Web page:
Foreign Policy
Foreign Policy

UK Delaying Release Of CIA 'Torture Flight' Records, Says Human Rights Group

| by Michael Allen

A human rights organization claims that the UK government is delaying the public release of flight records that may prove the CIA used a British overseas territory for so-called "torture flights."

Reprieve, an organization that promotes the human rights of prisoners worldwide, says the UK government admitted in 2008 that the CIA used the island of Diego Garcia for rendition flights in 2002.

Diego Garcia is a British territory located in the Indian Ocean that has been leased to the U.S. government since 1966 by the UK.

The U.S. Senate Intelligence Committee released a report in December 2014 detailing how the CIA flew terrorist suspects overseas to "black sites" and tortured them, noted Slate.com.

Lawrence Wilkerson, U.S. Secretary of State Colin Powell's chief of staff from 2002-2005, told VICE News in January that the CIA had used Diego Garcia:

What I heard was more along the lines of using it as a transit location when perhaps other places were full or other places were deemed too dangerous or insecure, or unavailable at the moment. So you might have a case where you simply go in and use a facility at Diego Garcia for a month, or two weeks, or whatever, and you do your nefarious activities there.

This week, Reprieve's Donald Campbell said in a press release:

It is now over seven years since the UK government was forced to admit that CIA torture flights were allowed to use the British territory of Diego Garcia, yet we still seem no closer to the publication of flight records which could provide crucial evidence of what went on.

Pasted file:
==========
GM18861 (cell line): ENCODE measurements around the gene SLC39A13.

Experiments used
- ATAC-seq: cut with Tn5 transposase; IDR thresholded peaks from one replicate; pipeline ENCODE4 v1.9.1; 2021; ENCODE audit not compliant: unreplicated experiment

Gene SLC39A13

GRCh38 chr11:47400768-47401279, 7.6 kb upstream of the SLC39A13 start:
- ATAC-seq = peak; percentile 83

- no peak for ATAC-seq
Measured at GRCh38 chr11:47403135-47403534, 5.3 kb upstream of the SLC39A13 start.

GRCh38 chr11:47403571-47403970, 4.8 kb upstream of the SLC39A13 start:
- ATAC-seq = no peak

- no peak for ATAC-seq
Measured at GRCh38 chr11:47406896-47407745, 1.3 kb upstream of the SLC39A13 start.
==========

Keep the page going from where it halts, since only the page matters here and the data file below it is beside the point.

RT.com notes that the UK government said in July 2014 that the flight records had suffered "water damage." Mark Simmonds, the UK's Foreign Office Minister at the time, claimed that government officials would be “assessing their suitability for publication.”

However, Campbell questions this claim in Reprieve's press release:

Last summer, after the records reportedly suffered "accidental" water damage, ministers promised that they were "assessing their suitability for publication." Eight months later, they say they are still "assessing." It is hard to see how such a long delay could be justified. We need to see full publication of those records without delay, in order to reassure the public that Britain is not involved in the cover-up of torture evidence.

Sources: VICE News, RT.com, Reprieve, Slate.com
Image Credit: OpenSocietyFoundations.org via Transcend.org

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